My father used to tell me, “Matt, there are two roads you can take: the easy one or the hard one. And son, you always choose the hard one.”
What he told me when I was a child, still somehow seems to fit as an adult. Although much of the content has changed—thank god—I still seem to forego comfort to seek out challenge. Even in times where I wish I had it easy, my gravitas lies in taming difficulty. For me, the feeling of accomplishment outweighs the risk. And even in failure, the lessons learned warrant a deserved reward. It was not until this re-examination of my philosophies, had I begun to grasp a greater understanding of mankind.
I recently finished BBC’s “Human Planet” series, which explores the variety of lifestyles man. Most of the documentary takes place in ‘the wild’, where existence is less of a race than it is a cooperation. However, what BBC would have you think is that life in these wild places is a dangerous battle where each day man fights to steal food from the earth, as if it was bent on extinguishing humanity. It is cruel, cold, and unpredictable. And only the poor, weak, and exiled live beyond the city walls.
They look thrilled.
Much of the commentary contradicted the actual footage. Example: although the villager, grinning ear to ear, was enjoying his day’s catch of fresh fish, he was, according to BBC, deeply troubled by the unsurmountable stress looming overhead about finding tomorrow’s dinner. At first, these inconsistencies didn’t catch my attention, but as I watched all 7 installations, I started to see the over-usage of certain negative elements such as fear and threat. I started to get annoyed and eventually decided to cut short the last episode. All this ‘triumphing over nature‘ and ‘struggling against earth’ was starting to give me a headache.
What I honestly believe is that these people, in tune with locales much closer to raw wilderness, understand and embody cycles closer to nature. In this proximity to true models of sustainability, these civilizations have learned to cooperate rather than fight.
I think this requires at least a smidgeon of cooperation.
With that said, I started to wonder why was BBC so bent on making life in the ‘wild’ seem so difficult. I started to hypothesize a theory of reversal: BBC, and all of us living an urban lifestyle, tend to brutalize life in the wilderness because of the current degree of extensive difficulty within our lives. If you think about it, we spend on average 40 hours a weeks slaving away just to make ends meet. A lot of this time is directly subtracted from family, sociality and simple relaxation. Debt is the number one stressor of our modern world. It has become so paramount that people are working just to stay out of it. In fact, the US has been dubbed the “credit-card nation”, with over 80% of the population in debt and 20% of that figure without hope of ever breaking even. Add this to traffic commutes, pollution, disease, contaminated food outbreaks, war, politics, religion, and an array of other stressors and you can see why it’s tempting to head for the hills.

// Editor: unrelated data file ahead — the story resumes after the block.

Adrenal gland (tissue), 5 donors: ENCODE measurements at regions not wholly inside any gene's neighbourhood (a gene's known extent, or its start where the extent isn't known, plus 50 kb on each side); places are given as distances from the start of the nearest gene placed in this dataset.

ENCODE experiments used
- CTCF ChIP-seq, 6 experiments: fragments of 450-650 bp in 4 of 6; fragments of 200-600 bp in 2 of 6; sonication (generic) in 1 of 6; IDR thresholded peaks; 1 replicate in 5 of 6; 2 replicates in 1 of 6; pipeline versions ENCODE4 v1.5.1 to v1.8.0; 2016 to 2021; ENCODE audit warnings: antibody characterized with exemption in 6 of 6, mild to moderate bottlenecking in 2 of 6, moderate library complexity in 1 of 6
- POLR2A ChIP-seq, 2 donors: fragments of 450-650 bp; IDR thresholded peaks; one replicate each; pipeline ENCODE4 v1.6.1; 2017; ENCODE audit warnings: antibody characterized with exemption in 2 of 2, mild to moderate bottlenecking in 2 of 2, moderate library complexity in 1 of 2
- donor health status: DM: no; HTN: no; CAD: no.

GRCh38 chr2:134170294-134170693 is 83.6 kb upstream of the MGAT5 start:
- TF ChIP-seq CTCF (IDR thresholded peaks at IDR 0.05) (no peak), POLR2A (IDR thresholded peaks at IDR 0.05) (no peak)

“F@&% it, I’m outta here!”
With all this stress, one would ask why? If in the name of progress we have created such things as art, science, technology, and ‘civilization’, but have destroyed our happiness, what is the point? And my answer to why BBC—and the rest of us—continue to believe that living with nature is impossible is because we are in a cultural denial. Our civilized culture, separate from the culture of the earth, has brought us no closer to true fulfillment than logic does to love. We continue to put hope into our sciences and technologies and believe that they will free us from our suffering; that one day man will triumph over nature, conquering the forces of earth.
Meanwhile, billions suffer at the hands of a few, while we continue to use outdated technology and repress natural solutions such as free energy (I highly suggest you read up on this if you haven’t already). We deny the powers of natural healing in support of our ineffective man-made medicines. We live in an earth that is willing to give us the answers to all of our problems, but we are not listening. We continue to swim upstream, when floating down would bring us to where we want to be.
Be kind, little one.
It is here, that I made the connection to what my father pointed out to me so many years ago. The hard way, my path of choice, is a counterintuitive path of difficulty and stubbornness. However, when I completed my journey, I was always satisfied. I knew that the path I chose was my own personal and creative choice. And I discovered what the worst had to offer, knowing that I could surpass its challenges. I had survived the unknown and lived to tell the tale. By recognizing personal motives, I am starting to reconcile my aversions to man’s nature.
We are a young species—just like I am a young man—exploring the extent of our creativity. We have indeed gone one way, and will surely go the other. In the end we will find balance and as we grow, we’ll learn to live in harmony. For now, we are like babies left to feed on our own eating dirt, rocks, and sticks. Soon we will learn the flavor of greater things, developing our palate and changing our diets. There is plenty of time to grow.